Unless, of course, you want consistent, reliable results (and you know me, I want consistent, reliable results!).  Because here, you see, is the rub. There are about a million variables:  what kind of milk?  what starter?  How warm should the milk be?  Should you heat it to a relatively high heat and let it cool, or just warm it to the temperature you want?  How long do you let it incubate (the fancy term for letting it sit there until it's done)?

Most people don't worry about all of this.  They just go to the grocery store, buy a couple of tubs of something and eat it, probably while they're heading out the door in the morning.  The thing is, Sue has eaten yogurt for breakfast for years, and I began doing so religiously about three years ago.  (I had eaten it on and off ever since I met Sue.)  With both of us eating yogurt daily, we were going through quite a lot of it.  At one point, we were in Maine, where they don't recycle the kind of plastic yogurt comes in these days, so we were throwing away oodles of plastic.  That rankled.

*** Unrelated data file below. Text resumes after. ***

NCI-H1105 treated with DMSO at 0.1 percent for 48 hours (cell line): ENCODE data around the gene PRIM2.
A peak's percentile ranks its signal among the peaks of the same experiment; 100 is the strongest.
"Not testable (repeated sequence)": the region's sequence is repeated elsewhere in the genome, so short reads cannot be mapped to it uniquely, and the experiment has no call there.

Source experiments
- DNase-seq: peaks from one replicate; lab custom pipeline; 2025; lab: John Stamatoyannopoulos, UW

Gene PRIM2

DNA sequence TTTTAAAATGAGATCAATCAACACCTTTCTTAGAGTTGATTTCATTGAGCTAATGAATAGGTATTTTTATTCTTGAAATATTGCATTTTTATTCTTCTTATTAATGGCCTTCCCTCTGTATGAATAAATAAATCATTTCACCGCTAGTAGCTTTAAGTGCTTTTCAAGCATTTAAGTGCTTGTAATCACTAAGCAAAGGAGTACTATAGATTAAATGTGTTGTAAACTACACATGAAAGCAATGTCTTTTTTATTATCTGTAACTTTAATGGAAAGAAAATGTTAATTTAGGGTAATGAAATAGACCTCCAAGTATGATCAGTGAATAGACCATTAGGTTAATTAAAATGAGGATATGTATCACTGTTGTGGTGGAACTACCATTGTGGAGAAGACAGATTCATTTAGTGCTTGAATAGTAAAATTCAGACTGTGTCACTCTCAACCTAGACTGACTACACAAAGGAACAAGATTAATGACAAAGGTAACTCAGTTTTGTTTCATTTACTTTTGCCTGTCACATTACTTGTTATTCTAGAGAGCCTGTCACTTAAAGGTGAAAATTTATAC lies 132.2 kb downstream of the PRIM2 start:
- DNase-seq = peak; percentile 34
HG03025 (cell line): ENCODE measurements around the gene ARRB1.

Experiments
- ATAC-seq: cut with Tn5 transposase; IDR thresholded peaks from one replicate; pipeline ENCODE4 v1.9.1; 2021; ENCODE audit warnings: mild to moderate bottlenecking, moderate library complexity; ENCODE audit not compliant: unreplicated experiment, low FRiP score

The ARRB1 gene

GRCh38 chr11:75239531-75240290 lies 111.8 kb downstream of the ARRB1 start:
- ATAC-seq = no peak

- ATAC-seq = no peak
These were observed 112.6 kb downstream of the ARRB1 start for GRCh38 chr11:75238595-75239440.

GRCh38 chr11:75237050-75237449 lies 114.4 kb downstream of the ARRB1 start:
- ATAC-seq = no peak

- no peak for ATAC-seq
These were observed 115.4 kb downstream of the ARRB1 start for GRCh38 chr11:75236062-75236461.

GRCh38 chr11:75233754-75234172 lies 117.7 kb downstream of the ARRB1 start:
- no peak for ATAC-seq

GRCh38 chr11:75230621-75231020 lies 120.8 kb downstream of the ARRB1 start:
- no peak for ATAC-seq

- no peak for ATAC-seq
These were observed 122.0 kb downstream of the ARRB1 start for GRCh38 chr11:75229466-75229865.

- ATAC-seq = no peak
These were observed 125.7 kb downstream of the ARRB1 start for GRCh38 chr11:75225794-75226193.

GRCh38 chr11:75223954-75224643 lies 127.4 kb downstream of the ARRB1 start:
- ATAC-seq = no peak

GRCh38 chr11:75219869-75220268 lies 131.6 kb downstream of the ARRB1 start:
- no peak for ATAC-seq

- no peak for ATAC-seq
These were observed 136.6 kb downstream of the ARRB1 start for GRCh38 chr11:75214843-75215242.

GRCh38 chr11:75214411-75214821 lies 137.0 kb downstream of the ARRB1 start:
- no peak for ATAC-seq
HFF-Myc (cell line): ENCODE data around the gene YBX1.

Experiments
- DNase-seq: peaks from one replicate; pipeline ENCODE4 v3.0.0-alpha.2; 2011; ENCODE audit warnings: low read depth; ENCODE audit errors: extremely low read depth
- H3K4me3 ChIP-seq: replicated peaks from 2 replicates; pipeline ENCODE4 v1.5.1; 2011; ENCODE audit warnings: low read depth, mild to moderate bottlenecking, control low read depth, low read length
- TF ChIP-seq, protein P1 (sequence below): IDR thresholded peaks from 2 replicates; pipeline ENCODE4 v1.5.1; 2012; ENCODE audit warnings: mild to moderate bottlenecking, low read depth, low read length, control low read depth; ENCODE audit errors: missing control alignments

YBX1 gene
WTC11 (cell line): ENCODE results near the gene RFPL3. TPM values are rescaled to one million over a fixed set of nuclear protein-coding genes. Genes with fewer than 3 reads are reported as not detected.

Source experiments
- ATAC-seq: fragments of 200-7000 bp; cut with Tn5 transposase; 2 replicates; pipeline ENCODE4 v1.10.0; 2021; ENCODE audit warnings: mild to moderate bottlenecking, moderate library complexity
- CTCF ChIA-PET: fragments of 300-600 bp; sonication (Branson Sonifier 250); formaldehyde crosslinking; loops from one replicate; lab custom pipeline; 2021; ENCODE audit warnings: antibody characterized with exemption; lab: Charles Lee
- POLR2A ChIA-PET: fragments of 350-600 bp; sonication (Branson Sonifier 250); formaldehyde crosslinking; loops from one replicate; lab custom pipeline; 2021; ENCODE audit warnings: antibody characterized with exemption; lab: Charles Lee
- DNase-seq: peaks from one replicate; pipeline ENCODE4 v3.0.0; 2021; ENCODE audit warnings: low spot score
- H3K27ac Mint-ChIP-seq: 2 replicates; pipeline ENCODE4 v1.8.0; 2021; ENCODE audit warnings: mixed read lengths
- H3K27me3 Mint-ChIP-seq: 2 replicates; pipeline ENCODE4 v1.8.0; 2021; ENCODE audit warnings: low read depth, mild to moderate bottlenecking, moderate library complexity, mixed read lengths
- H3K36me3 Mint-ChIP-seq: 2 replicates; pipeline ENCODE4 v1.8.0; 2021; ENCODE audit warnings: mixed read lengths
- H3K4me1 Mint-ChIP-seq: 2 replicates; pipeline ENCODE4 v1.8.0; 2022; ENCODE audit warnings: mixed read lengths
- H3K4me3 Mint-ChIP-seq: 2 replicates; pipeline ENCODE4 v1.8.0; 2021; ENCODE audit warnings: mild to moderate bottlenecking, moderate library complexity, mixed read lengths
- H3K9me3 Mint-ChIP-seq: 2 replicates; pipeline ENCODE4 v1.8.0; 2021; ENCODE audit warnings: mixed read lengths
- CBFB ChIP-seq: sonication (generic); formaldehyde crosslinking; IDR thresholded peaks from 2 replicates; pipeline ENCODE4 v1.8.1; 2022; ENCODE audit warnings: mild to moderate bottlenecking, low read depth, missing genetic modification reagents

So I bought a yogurt maker and began the quest for (my) perfect yogurt.  I've pretty much got it down, but you might want your yogurt to be different:  less creamy, more creamy, more sour, less sour--you get the idea.  Even so, my method has to vary depending on external factors:  even the ambient temperature of the room seems to have an impact.

Here are the considerations:

1.  What kind of milk?